Imagine you are at an airport right now. You have been stuck in a line, for a long time. You’ve got somewhere to be, and it’s not clear if you will make it. It’s uncomfortable. You’re paying way too much for food and drink. It’s noisy. It’s crowded. The toilets are horrible. And there’s nowhere to sit. You’ve been on your feet all day and you’re getting tired. You and the people around you really need a shower.
You’ve also paid several hundred dollars to be here.
Now imagine you’re not at an airport, but a music festival instead. And you’re excited to be there.
People love going to music festivals. They thrive on the social energy that these events create. French sociologist Emile Durkheim (1912) defined this social phenomenon as “collective effervescence.” Sharing experiences, thoughts and actions as a crowd creates shared feelings of elation and belonging. Over the course of the day, the anticipation builds and culminates with the headline act. Long after the festival is over, attendees forget the challenges and share fond memories with their friends to relive the joy of their experience.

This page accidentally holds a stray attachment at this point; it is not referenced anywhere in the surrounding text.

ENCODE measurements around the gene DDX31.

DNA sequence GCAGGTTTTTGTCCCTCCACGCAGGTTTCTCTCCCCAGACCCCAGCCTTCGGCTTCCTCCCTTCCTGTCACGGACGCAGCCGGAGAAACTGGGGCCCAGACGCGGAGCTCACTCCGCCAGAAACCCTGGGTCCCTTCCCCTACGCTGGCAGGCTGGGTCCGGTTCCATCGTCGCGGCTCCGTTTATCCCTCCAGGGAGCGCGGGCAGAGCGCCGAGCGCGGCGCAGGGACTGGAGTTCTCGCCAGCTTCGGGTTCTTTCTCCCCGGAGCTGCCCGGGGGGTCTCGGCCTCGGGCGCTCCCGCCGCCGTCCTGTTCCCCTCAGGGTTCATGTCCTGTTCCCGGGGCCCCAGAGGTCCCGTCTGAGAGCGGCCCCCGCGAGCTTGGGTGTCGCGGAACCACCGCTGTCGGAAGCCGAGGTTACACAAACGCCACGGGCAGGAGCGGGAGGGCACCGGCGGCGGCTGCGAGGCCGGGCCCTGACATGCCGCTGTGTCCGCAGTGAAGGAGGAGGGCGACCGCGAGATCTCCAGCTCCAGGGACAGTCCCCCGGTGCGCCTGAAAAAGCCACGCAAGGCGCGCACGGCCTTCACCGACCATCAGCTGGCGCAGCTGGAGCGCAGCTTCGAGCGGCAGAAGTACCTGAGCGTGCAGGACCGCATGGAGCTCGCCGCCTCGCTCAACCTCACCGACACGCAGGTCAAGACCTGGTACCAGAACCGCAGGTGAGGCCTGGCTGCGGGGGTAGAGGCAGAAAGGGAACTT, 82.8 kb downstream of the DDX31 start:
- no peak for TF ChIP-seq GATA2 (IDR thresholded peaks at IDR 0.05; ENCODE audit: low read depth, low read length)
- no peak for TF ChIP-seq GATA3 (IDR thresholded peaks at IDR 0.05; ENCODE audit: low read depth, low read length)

By contrast, airports are often perceived as an unappealing necessity one must endure to travel to an exciting destination. According to a recent study by Airfare Watchdog, half of those surveyed, said the most stressful part of travelling was the pre-boarding process of checking in and getting through security. Passengers often resent being made to feel powerless as they are herded through security checks and forced to wait for an undetermined time. Music festivals share the same challenges, however the social energy and value of the entertainment eclipses feelings of discontent.
Maintaining the conflict between the joy of travel and the stress created through the airport experience is a missed opportunity.